Are you Extrovert or Introvert? No, I am Ambivert!
I am sure many of you have heard or even done the MBTI test. It is a personality test based on four dichotomies: extrovert/introvert, sensing/intuition, thinking or feeling, and judging/perceiving. Upon completion of this test, your entire complex emotional and mental psyche is transformed in 4 letters. This test was invented during World War 2 based on Jung’s work on types of personalities. Since then this test is very popular worldwide. However, I wanted to discuss one aspect of this test, which is the first dichotomy.
The first dichotomy testes the person’s favourite world: do you prefer to focus on the outer world or on your own inner world? In other world, whether you are introvert or an extrovert. For so long, we have been categorized in one of those boxes, as we have to be either one or the other.
This idea was challenged recently by bringing up the notion of Ambiversion. Jung discusses this notion in his theory of psychological types but the notion wasn’t as quite popular as introvert and extrovert. It was hidden for a long time.
Ambiversion is the type of personality that falls in the middle between those two extremities; it is the grey area that combines some of the two sides. By consequence, the personality scale would transform into a spectrum or a continuum rather than dichotomies.
This leaves us with the question of how the MBTI test used to account the ambivert people? Were they considered introvert or extrovert? Does that mean that this test needs a modification?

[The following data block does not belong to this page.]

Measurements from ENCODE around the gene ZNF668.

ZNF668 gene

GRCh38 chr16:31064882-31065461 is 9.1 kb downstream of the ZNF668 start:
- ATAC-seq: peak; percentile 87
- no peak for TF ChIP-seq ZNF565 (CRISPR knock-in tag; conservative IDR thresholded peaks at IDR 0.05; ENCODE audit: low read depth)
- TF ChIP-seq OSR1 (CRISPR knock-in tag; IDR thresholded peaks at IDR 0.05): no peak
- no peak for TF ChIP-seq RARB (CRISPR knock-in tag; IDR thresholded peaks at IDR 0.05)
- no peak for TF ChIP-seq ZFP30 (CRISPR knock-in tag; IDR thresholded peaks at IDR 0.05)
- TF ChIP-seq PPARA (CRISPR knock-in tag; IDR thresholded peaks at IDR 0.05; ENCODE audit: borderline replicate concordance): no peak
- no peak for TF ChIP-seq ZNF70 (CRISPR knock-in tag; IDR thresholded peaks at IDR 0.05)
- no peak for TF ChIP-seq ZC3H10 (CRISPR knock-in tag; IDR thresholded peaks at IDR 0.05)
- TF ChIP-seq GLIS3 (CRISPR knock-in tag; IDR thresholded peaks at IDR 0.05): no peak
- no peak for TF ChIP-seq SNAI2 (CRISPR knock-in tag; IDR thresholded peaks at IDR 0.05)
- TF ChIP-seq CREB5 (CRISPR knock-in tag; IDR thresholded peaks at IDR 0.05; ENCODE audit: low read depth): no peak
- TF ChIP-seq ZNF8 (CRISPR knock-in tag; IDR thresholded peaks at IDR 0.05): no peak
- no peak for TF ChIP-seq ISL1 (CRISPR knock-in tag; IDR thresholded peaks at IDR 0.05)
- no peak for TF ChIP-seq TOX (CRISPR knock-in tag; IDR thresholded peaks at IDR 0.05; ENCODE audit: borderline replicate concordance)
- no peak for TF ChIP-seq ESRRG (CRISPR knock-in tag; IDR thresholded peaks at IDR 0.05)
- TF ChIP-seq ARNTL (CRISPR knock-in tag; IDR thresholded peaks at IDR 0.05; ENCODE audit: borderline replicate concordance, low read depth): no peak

Furthermore, if new tests will be created to include the ambiversion notion, what we really know about ambivert? In the scientific field, few papers and studies were done to discover this new notion. In an interesting paper called Rethinking The Extraverted Sales Ideal: The Ambivert Advantage, the author suggests that ambivert are better at achieving sales productivity than extroverts and introverts do. He proposed that this is due to their natural engagement in a flexible pattern of talking and listening. As they fall right in the middle of the spectrum, they express assertiveness and enthusiasm to persuade a client but at the same time they listen to their customers without being overly excited or overconfident. So far, this is what we know of ambiverts. More research is then needed to explore the characteristic of this lost personality type.
- Grant, A. M. (June 01, 2013). Rethinking the Extraverted Sales Ideal: The Ambivert Advantage. Psychological Science, 24, 6, 1024–1030.